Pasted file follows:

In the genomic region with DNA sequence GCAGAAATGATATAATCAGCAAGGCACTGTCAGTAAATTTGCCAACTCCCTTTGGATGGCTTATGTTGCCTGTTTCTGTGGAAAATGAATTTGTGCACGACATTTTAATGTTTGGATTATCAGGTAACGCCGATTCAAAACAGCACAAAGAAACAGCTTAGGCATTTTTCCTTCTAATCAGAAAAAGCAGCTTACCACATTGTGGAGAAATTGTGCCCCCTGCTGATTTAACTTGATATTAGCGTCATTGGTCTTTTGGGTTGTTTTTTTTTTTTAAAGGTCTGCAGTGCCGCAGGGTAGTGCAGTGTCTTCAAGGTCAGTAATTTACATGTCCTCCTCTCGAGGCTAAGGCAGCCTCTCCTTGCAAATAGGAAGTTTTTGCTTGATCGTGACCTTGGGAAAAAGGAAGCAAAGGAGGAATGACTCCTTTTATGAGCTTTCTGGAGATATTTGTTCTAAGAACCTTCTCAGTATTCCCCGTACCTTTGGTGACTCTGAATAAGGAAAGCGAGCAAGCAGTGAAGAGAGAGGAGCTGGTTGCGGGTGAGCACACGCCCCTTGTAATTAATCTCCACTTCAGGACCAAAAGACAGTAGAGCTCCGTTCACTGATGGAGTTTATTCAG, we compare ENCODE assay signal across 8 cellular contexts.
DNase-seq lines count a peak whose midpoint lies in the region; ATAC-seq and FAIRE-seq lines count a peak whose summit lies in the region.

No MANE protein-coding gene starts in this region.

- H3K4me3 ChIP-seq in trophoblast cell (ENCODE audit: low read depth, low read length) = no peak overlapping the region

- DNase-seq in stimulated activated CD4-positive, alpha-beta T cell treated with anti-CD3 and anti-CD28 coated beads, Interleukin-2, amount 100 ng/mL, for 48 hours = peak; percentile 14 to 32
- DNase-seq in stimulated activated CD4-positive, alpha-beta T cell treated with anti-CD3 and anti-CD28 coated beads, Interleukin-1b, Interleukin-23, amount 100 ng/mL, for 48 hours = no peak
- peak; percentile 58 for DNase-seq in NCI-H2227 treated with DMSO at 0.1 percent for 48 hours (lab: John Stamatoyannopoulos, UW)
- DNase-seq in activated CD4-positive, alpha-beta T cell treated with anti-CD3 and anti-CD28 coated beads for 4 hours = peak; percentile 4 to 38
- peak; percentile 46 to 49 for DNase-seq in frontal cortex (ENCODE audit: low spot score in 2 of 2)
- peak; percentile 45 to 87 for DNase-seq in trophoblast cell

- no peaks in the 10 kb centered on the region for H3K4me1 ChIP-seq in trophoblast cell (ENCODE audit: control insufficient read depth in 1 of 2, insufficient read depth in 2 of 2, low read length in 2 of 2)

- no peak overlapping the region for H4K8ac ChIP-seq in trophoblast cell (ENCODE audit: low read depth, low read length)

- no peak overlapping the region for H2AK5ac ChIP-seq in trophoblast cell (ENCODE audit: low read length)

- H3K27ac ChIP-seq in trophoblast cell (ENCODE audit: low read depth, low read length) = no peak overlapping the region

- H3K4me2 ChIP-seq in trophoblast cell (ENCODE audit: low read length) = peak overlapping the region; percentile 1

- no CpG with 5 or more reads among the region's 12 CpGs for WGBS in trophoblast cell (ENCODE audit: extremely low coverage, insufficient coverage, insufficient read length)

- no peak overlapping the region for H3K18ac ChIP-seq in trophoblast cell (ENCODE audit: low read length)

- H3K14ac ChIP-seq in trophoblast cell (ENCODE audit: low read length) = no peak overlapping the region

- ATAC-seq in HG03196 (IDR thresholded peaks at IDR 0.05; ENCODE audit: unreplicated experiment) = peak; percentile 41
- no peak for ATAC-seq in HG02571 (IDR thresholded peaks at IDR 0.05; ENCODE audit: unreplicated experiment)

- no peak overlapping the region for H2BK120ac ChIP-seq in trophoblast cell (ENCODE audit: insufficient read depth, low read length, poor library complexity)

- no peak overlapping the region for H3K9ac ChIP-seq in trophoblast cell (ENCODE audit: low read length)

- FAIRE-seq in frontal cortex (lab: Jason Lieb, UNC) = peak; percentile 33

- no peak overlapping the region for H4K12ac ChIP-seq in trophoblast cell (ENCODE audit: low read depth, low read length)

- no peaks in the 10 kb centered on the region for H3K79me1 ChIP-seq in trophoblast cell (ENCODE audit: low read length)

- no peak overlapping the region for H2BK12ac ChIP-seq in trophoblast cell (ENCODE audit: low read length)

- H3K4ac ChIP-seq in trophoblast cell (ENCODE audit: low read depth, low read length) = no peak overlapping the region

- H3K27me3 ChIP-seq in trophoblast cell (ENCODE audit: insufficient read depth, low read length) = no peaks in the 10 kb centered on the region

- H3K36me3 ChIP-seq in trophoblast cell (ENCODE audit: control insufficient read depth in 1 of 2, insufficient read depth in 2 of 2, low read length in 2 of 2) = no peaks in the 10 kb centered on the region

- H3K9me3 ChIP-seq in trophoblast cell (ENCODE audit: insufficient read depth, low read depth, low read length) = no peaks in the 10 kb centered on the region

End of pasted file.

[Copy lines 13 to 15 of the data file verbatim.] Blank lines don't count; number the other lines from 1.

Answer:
- no peak overlapping the region for H2AK5ac ChIP-seq in trophoblast cell (ENCODE audit: low read length)

- H3K27ac ChIP-seq in trophoblast cell (ENCODE audit: low read depth, low read length) = no peak overlapping the region

- H3K4me2 ChIP-seq in trophoblast cell (ENCODE audit: low read length) = peak overlapping the region; percentile 1